The real questions before is whether that encounter with Him after our death will be one of long-time friend whom we saw often, or rather that of a long-lost acquaintance we hardly knew. Let's get to know him now.

Go visit him and see for yourself what it will be like to come before your Lord...

Tuesday, March 2, 2010

A New Kind of Bishop

Here's a fantastic article about St. Ambrose of Milan, the saintly bishop and mentor of St. Augustine. His life, his qualities, and the story of his journey are just as much a motivation for all of us as they are simply amazing. The lessons of humility, sacrifice, and love for Christ are well suited to the current liturgical season as we strive to grow closer to Jesus.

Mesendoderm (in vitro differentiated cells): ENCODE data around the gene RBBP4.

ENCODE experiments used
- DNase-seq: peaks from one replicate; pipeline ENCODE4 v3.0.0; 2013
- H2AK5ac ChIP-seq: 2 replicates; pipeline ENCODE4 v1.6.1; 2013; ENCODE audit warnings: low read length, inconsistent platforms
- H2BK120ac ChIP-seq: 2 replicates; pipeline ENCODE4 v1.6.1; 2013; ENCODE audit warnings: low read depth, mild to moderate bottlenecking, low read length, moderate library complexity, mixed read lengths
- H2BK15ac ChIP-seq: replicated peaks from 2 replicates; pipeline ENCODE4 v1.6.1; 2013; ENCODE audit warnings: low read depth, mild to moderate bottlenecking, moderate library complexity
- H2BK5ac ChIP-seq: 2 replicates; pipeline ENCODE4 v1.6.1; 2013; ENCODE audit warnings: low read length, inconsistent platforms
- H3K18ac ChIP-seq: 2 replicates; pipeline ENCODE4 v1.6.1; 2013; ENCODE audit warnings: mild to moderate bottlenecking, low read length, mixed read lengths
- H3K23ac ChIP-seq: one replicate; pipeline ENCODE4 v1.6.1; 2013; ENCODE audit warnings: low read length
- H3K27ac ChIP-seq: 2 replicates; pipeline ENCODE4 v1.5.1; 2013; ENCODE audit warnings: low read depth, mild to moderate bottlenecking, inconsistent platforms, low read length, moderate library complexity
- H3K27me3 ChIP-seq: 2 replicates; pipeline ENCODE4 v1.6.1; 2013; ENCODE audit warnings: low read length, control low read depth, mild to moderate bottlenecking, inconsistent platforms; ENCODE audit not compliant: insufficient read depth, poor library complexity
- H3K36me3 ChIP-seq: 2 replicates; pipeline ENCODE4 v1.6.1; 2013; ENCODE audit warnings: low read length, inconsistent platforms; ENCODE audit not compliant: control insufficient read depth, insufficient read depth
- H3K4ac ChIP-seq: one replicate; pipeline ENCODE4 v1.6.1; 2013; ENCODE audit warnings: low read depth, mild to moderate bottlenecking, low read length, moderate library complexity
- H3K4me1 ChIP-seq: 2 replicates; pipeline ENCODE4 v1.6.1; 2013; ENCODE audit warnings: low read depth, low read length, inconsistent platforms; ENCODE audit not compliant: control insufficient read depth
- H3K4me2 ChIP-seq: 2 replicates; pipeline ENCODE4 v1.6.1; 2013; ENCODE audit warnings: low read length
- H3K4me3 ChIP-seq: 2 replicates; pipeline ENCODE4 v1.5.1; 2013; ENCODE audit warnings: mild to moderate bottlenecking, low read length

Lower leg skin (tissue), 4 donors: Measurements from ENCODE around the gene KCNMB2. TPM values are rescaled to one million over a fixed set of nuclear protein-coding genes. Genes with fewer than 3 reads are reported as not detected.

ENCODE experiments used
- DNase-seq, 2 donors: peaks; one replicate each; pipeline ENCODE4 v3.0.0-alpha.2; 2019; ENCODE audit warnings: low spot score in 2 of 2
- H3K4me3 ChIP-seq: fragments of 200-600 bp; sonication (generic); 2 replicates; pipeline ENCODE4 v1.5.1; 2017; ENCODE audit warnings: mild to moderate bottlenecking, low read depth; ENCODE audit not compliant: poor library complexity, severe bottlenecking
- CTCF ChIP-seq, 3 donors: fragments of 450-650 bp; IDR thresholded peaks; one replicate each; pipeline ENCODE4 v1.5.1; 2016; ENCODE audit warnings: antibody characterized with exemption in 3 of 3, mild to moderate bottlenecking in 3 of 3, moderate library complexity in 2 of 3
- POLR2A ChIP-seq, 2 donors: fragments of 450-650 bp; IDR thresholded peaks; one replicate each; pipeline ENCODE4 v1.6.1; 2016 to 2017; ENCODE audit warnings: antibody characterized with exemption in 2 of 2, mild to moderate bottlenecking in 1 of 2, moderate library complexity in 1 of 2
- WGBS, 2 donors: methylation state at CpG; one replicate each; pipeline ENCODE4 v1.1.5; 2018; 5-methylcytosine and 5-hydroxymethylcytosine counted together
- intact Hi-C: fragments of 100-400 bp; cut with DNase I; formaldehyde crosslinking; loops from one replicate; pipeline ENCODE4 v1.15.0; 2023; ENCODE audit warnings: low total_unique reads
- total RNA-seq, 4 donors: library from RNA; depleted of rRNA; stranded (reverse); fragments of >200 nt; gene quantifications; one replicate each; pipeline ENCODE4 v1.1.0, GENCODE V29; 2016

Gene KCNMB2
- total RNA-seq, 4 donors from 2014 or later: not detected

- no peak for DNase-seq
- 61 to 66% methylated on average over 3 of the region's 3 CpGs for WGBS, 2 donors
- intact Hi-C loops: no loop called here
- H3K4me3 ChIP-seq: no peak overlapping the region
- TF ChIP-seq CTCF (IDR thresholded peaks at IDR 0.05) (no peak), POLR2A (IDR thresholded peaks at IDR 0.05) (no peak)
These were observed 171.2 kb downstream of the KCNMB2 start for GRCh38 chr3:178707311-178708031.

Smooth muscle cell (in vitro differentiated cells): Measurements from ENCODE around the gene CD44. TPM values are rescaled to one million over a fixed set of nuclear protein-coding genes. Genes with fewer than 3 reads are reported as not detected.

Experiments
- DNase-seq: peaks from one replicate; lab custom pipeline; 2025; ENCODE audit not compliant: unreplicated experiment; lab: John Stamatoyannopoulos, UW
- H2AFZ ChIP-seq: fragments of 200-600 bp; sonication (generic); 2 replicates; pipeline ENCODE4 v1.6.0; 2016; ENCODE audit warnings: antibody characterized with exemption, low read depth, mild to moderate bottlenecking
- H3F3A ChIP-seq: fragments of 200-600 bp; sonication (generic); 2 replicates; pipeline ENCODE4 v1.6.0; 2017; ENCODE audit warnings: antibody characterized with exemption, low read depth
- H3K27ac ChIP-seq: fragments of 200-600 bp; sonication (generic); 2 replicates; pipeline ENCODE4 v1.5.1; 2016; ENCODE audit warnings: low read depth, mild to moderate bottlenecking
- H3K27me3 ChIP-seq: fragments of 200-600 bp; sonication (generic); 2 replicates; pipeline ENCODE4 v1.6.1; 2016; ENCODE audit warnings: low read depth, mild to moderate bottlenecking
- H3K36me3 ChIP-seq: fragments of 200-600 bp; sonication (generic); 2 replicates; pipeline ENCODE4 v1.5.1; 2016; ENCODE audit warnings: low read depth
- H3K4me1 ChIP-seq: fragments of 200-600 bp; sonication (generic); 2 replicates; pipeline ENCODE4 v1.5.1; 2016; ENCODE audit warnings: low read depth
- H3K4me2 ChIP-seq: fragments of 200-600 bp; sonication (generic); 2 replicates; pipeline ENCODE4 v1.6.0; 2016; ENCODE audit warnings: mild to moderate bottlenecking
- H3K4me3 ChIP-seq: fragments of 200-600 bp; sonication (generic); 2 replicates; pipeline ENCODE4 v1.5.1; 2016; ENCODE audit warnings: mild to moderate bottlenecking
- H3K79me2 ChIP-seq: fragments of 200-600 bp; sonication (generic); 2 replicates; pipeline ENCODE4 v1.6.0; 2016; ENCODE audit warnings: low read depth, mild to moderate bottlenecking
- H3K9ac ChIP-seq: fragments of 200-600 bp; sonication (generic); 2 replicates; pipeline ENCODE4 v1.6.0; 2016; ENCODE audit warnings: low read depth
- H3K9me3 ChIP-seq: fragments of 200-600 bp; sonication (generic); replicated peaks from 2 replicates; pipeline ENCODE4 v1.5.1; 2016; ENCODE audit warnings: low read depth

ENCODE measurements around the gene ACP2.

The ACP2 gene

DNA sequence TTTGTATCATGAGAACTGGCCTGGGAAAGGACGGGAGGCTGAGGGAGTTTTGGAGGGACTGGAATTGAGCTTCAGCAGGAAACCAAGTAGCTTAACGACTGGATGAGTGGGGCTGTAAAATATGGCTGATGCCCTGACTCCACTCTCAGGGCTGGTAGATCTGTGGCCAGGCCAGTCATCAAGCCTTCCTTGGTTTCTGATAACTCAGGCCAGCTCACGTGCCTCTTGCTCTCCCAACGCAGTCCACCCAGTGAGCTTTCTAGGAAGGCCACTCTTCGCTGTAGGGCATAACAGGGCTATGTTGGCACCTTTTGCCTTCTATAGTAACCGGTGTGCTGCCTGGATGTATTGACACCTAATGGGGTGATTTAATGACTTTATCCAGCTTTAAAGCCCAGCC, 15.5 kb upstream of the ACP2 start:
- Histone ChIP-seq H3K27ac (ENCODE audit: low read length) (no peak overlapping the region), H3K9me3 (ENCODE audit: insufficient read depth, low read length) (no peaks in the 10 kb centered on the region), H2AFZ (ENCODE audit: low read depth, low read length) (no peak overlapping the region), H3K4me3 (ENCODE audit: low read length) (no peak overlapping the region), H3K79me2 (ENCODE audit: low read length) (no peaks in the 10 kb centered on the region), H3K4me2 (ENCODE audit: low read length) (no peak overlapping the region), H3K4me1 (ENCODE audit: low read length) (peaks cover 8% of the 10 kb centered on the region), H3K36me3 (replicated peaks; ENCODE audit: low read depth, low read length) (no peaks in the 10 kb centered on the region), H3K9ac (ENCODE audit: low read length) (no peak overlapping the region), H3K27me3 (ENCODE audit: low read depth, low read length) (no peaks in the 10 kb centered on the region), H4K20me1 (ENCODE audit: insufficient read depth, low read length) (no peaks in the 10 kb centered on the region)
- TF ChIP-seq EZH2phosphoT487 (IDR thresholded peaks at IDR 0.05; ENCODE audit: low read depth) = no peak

Enjoy this tidbit and happy Lent!

St. Ambrose marked a new era for church and state relations.
The crowd that gathered in the church in Milan that day late in a.d. 374 was confused, fearful, and angry.
The Christian community in the city had been bitterly divided for decades between the followers of Arius, who taught that Christ was not divine but merely a creature, and those who defended the teaching of Rome that Jesus was both man and God, equal to the Father in all respects.
Earlier in the year, the bishop of Milan had died after nearly twenty years in office. He was a committed Arian who had secured his position by political appointment, not through the customary election by the people and clergy of the city. His tenure was marked by such oppression of orthodox Christians that many of the faithful clergy had left the city.
The governor of the area, a man by the name of Ambrose, was very concerned that rioting—and perhaps even violence—might accompany the election. He believed it was his duty to keep order as best he could, so he decided to speak to the assembly to urge them to be peaceful.